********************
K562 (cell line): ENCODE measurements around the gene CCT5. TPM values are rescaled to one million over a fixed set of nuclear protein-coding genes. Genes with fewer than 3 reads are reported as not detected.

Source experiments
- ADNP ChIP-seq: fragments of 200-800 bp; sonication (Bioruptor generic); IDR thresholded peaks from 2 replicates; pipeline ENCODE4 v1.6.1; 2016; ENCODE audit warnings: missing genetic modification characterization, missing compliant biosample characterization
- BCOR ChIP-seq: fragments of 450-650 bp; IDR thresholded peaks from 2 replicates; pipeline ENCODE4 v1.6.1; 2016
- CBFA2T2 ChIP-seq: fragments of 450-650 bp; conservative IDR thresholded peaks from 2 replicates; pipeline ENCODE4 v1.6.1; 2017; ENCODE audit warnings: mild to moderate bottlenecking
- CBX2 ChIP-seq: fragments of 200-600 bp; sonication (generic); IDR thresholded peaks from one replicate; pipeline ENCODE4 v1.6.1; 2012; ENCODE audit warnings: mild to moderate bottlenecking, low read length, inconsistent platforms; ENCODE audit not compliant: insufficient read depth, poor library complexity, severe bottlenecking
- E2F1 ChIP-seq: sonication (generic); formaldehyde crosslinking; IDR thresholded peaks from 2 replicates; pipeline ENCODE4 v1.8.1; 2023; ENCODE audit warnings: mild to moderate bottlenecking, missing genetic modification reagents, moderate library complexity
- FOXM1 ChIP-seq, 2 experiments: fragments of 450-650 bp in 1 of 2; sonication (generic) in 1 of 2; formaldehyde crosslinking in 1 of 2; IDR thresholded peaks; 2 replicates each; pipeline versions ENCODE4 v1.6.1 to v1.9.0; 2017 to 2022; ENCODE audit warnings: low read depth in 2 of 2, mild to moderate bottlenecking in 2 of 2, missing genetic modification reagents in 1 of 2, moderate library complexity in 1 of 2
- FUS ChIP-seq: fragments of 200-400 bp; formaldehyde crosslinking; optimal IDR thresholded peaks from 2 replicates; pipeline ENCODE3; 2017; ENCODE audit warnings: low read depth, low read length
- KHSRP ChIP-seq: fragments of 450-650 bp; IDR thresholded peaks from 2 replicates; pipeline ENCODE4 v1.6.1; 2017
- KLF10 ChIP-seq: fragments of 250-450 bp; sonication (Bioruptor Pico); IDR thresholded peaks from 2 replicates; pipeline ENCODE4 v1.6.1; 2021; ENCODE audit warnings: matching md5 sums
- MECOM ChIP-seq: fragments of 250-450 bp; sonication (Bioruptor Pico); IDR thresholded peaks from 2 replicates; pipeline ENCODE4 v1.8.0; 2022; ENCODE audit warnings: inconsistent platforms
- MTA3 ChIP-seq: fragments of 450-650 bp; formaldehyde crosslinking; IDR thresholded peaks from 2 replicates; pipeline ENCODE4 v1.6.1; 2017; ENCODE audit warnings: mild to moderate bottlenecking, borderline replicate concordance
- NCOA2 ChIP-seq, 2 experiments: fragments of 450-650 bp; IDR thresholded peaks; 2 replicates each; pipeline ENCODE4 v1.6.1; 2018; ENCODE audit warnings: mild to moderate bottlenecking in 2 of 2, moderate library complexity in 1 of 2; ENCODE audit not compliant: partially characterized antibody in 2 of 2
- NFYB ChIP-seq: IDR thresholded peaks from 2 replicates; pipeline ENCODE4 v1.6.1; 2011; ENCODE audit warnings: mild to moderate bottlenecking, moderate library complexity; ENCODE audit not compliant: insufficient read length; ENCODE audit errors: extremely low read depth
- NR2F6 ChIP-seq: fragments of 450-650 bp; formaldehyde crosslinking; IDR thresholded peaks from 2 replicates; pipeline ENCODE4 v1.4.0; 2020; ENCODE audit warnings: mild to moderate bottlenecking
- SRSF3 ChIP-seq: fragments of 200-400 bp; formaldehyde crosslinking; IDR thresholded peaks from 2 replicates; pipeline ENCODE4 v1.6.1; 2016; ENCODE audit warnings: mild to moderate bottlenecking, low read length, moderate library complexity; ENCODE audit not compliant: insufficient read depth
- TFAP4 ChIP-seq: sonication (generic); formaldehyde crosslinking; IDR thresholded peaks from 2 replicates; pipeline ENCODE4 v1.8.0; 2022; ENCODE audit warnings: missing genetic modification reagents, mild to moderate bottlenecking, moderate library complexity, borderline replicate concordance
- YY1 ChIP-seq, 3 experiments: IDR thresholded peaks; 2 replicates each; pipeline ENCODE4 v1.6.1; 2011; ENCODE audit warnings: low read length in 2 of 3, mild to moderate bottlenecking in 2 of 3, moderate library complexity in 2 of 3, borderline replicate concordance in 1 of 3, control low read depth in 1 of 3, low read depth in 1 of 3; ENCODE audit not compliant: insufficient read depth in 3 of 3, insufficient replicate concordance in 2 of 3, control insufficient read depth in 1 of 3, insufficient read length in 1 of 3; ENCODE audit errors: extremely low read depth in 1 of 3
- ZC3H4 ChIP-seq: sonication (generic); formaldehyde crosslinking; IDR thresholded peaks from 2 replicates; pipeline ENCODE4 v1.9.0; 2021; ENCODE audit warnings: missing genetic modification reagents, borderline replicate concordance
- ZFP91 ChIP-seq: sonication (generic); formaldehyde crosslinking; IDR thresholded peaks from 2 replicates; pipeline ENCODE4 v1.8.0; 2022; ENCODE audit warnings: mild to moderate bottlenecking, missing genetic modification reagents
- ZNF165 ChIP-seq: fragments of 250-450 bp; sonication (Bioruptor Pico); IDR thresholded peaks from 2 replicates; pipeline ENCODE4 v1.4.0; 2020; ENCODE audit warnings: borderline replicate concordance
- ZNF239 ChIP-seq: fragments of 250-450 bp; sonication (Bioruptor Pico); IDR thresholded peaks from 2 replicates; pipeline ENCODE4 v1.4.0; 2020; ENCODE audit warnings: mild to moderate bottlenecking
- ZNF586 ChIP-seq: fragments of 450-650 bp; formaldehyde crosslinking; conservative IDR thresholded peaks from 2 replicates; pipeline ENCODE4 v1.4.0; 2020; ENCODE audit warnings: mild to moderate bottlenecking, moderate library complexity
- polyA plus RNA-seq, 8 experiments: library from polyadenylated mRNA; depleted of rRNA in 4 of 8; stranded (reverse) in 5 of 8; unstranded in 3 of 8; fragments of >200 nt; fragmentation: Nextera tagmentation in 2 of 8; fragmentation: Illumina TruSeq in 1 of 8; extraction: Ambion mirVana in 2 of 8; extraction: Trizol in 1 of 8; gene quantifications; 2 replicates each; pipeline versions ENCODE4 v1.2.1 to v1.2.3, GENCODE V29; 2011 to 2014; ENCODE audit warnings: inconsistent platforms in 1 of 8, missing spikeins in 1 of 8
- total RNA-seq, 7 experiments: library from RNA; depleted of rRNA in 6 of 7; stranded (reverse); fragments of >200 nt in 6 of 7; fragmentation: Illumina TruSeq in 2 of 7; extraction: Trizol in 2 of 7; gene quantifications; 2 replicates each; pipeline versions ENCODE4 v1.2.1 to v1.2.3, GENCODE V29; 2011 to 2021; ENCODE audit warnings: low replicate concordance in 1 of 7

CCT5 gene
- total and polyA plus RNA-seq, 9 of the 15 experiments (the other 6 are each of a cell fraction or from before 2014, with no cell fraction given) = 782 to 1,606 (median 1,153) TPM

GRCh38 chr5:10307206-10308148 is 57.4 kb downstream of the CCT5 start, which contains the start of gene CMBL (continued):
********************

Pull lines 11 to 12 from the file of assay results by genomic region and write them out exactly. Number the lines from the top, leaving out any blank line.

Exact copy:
- KLF10 ChIP-seq: fragments of 250-450 bp; sonication (Bioruptor Pico); IDR thresholded peaks from 2 replicates; pipeline ENCODE4 v1.6.1; 2021; ENCODE audit warnings: matching md5 sums
- MECOM ChIP-seq: fragments of 250-450 bp; sonication (Bioruptor Pico); IDR thresholded peaks from 2 replicates; pipeline ENCODE4 v1.8.0; 2022; ENCODE audit warnings: inconsistent platforms